Wednesday, May 30, 2007
(Hat tip to Dave Burrell for the title).
Take a look at this photo from the Madison website:
Now take a closer look. Something isn’t quite right. In particular, note the shadows under the faces. Note the older lady – no shadows – looks like she’s sitting in her living room.
Note the unreadable patches on the gentleman with the beret. Uh oh, it looks like backwards printing. Here, I’ll flip it over for you and zoom in.
Looks like the reversed shoulder patch spells Cometic – an automotive gasket company. I still can’t read the patch below that one. But again, compare the shadows on his face and neck with the lady directly above him.
I could go on, but I think you get the point. Perhaps you can see why I call this Photoshopped Diversity. Critics of this blog may say, “So what?, Photoshopping is not illegal”. True, but when depicting diversity, one should probably use an actual photograph of a diverse group.
If you are lucky enough to get the Neighborhood Life newspaper, check out the ads for Bailey and Madison on pages 10 and 11. Bailey’s ad is mostly informative, ballots, dates and such. Madison’s ad is actually a thinly disguised attack on Bailey.
The Madison ad contains the same photo (above) and you can see the backwards printing clearly. If you have the newspaper photo to compare, you’ll find many places where the two photos differ. You can see that the older lady, Carla, Beretman, and the sign have moved with respect to the rest of the picture.
The ad goes on to make two points (among others): “Vote for the candidate (Carla) unencumbered by special interest groups and established politics” implying that the other candidate is encumbered.
And at the bottom of the Madison ad: “Because we know that she (Carla) will represent all of us!” the underlining (original) implying that the other candidate will only represent some of us – and which “some of us” would that be?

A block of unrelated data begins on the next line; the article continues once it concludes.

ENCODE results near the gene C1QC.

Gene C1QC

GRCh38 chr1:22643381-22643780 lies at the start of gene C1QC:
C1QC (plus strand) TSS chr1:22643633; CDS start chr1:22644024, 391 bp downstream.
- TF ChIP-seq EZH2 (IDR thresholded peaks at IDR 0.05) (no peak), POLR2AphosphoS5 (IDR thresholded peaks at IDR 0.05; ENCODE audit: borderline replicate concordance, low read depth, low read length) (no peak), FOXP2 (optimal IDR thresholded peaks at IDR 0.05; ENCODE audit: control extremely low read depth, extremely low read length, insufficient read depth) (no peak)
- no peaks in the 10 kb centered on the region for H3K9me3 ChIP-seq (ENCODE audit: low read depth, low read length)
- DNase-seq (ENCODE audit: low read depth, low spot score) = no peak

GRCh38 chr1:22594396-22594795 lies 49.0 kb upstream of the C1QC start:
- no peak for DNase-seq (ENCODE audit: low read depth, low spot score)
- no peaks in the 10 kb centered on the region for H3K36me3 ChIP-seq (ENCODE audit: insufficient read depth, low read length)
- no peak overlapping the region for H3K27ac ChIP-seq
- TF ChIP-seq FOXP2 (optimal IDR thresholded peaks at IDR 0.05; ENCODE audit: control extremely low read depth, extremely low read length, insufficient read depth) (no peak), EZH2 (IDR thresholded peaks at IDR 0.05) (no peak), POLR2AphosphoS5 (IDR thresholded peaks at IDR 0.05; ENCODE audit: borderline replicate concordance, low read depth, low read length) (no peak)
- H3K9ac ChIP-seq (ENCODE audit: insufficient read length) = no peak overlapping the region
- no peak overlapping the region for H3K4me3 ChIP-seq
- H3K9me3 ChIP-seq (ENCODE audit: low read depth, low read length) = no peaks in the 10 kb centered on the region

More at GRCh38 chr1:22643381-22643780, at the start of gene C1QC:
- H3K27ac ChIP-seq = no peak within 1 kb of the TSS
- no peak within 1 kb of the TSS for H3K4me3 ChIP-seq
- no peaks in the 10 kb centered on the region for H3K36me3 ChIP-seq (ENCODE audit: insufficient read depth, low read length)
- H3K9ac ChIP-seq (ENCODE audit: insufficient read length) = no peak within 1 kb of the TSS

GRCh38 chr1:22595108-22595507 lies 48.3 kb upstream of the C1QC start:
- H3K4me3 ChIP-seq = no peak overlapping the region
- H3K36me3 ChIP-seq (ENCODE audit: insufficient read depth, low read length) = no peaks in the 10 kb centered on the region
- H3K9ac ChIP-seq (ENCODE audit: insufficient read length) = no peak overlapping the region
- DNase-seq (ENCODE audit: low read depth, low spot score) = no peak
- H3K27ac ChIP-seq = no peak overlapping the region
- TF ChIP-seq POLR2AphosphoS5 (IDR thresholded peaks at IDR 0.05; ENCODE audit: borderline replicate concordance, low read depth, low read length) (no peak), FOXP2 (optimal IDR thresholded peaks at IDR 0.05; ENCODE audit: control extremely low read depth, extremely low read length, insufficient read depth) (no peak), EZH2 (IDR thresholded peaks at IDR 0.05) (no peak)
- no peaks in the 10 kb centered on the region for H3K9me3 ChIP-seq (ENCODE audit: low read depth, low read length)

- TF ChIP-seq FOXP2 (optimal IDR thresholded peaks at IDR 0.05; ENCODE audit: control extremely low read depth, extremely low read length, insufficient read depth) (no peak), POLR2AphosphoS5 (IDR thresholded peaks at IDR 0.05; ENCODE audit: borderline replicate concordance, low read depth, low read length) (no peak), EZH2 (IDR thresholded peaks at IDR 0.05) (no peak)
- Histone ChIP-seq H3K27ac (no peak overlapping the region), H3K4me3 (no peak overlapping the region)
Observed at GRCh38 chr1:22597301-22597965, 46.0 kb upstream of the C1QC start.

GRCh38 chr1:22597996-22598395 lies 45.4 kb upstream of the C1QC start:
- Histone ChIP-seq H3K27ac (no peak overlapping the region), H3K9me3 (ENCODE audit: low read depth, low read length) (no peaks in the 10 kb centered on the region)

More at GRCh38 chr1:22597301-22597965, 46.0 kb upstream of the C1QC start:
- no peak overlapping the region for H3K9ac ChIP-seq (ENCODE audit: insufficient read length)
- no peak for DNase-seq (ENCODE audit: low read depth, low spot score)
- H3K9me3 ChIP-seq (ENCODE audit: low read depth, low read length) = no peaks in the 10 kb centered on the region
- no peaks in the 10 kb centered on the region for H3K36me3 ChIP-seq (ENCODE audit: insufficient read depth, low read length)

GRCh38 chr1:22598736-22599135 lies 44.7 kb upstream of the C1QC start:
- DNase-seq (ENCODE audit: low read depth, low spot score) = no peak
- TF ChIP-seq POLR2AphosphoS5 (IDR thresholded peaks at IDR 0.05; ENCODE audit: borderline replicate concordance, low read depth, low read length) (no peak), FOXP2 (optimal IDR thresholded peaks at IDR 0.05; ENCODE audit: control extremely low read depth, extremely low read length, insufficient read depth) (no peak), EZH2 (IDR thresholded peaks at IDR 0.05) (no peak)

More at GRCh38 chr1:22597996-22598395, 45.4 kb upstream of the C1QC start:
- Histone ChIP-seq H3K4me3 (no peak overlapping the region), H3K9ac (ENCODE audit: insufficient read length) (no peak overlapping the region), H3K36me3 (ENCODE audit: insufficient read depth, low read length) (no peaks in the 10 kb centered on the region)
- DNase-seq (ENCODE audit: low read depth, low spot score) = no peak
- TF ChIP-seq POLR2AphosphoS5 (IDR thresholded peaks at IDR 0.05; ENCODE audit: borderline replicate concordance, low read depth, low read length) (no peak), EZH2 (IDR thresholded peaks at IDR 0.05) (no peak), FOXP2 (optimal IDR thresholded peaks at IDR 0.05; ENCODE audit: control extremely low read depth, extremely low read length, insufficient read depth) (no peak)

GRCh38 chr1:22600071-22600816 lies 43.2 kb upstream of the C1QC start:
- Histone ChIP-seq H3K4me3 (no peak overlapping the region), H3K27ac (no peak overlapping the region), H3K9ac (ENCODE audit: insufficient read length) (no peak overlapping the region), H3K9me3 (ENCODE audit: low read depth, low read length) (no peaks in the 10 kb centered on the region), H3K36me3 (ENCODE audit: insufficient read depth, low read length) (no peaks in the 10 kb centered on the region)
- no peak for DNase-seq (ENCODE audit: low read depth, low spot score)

In a nutshell, these pictures and ads tell the whole story – a real candidate (Bailey) and a pretender (Madison). That’s what I’ve been trying to say all along.
Don’t forget to send in that ballot!
at 9:54 AM
I was surprised when I went out this morning to clean up after yesterday’s hail storm. In the dumpster behind my house I found:
Oh no! The campaign sign demons at work again! Three Bailey signs in the dumpster. Let’s see; three is more than one person should have in their yard, so it probably wasn’t just a neighbor tired of the decorations. Two were folded and there were no wire sign holders. The lids were closed but the signs were right on top - as if arranged?
Why my dumpster? I checked the other dumpsters in my alley and there were none. What could it mean?
at 9:36 AM
Wednesday, May 9, 2007
Both Vicki Ortega and I spoke to representatives of the Madison campaign. They have made changes to the logo and have agreed not to print future items with the City flag. We are in the beginning stages of research for trademarking the City flag which will provide clear lines for future use.
Again, thank you for bringing this to our attention.
From: Gerald Trumbule Sent: Friday, May 04, 2007 1:27 PM To: Rohrer, Stacey L. - OED Subject: Re: Denver City Flag
Has a determination been made on this matter?
To my knowledge, they do not have permission. Vicki Ortega and I are going to place a call to the Madison campaign staff early next week . Thank you for bringing this to our attention and we will definitely follow up.
at 8:45 AM
Thursday, May 3, 2007
The DenverGov count for District 8 has changed again (11:35 am). Looks like another 119 votes posted in the write-in category (Lynn Smith?).
- Darrell B. Watson 1728/ 6,431 26.87%
- Carla Madison 1803/ 6,431 28.04%
- Sharon Bailey 2295/ 6,431 35.69%
- Greg Rasheed 486/ 6,431 7.56%
- (Write-In) 119/ 6,431 1.85%
at 11:34 AM